STEPHANOPOULOS: Well you’re talking about punches, talking about political campaigns, we can’t ignore this fractious relationship that he has had with president – had had with President Trump over the last year and a half, going back to the campaign where President Trump simply said listen, I don’t respect him as a war hero, he was captured.

MURPHY: You know, probably one of the low points of the Trump administration in general was that comment and (ph) the campaign. And I think I want to go back to what Donna and Mitch were saying, the moment I remember most about John McCain was his 2008 confession speech.

And when he got on that stage and he pointed to the particular significance of an African American man winning that race for the African American community and what it meant for America and that this was the very best of America, this example was the very best, what America was all about.

And when I think about that and the level of discourse and how far we’ve sunked (ph) right there, inflaming racial tensions that we have in this country. And what I hope with his legacy is that it will not be just words and it won’t be just (inaudible) but that we will all look inside of ourselves to say how do we be more decent?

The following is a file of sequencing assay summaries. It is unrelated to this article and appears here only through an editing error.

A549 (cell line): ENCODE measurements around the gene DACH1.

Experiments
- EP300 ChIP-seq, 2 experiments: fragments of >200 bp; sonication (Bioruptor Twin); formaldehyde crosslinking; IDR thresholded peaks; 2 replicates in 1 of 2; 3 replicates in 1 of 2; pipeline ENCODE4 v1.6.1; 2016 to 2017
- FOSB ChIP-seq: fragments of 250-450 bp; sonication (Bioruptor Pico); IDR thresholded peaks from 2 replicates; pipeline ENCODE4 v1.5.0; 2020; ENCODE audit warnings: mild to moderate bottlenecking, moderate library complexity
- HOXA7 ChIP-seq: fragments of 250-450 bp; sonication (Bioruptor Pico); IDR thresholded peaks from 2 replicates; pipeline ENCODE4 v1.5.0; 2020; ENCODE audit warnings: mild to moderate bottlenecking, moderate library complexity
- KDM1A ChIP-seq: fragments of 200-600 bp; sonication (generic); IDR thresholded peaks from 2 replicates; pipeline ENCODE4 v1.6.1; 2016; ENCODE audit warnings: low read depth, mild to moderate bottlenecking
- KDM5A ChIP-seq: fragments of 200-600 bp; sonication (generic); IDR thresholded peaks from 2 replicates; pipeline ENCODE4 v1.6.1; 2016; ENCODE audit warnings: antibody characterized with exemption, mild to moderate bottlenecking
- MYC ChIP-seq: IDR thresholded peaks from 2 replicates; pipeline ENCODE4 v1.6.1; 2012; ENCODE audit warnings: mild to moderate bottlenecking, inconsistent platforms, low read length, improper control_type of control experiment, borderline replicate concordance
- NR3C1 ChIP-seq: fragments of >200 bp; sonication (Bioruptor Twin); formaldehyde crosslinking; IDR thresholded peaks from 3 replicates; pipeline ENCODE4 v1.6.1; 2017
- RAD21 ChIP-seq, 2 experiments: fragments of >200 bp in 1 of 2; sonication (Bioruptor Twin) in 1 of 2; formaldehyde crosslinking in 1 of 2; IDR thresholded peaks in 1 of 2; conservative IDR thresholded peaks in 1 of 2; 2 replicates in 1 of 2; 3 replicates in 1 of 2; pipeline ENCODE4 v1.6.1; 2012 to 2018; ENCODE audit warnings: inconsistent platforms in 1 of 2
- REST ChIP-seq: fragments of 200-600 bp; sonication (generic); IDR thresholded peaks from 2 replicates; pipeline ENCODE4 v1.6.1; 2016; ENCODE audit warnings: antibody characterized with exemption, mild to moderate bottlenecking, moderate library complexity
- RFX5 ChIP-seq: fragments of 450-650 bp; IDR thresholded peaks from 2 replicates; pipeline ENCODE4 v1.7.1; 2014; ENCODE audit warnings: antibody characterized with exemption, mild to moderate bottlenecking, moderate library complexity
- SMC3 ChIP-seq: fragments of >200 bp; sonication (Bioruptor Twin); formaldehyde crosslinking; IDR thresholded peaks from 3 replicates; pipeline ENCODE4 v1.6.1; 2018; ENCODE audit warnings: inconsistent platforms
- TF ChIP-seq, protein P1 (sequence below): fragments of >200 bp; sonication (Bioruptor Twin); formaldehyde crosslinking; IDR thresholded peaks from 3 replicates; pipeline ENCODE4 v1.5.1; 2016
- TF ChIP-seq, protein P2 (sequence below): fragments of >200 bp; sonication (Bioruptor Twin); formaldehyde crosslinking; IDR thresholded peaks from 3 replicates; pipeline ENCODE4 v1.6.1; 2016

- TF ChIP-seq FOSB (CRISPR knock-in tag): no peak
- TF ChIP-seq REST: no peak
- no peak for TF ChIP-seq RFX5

How do we have more compassion? How do we respect human dignity, because that is what he was about –

(CROSS TALK)

STEPHANOPOULOS: -- tall order.

CHRISTIE: Yes, listen, I’d say to you that as someone who was in that race at that time when the now president made that comment, to me that was the moment of demarcation when politics changed in this country.

Because I could tell you all of us thought this is over, he said that about John McCain, he’s going to have to get out of the race. And we were all kind of preparing ourselves, and it was not just me but I spoke to Marco about this and Jeb.

We all were preparing like OK, how’s the race going to be different with Trump out of it. And the fact that that didn’t end the race – that was a real change.

STEPHANOPOULOS: I’m glad you said that, because listen, we were – we’ve all been wrong about a lot of things over the last couple of years. But I vividly remember that moment as well as saying how is it possible that someone can survive attacking an American war hero like that, yet he did.

BRAZILE: He did, and – and you know, to John McCain’s credit, he never lowered himself to respond, he kept moving. Even after the pettiness of the last couple of weeks with the Defense Authorization bill, he never lowered himself to respond.

STEPHANOPOULOS: You’re talking about the moment where President Trump signed it, but didn’t mention his name.

BRAZILLE: Did not mention his name, here – a lawmaker, the chair of the Defense Committee, and he – Armed Services, he worked his way up because he cared about veterans, because he cared about America.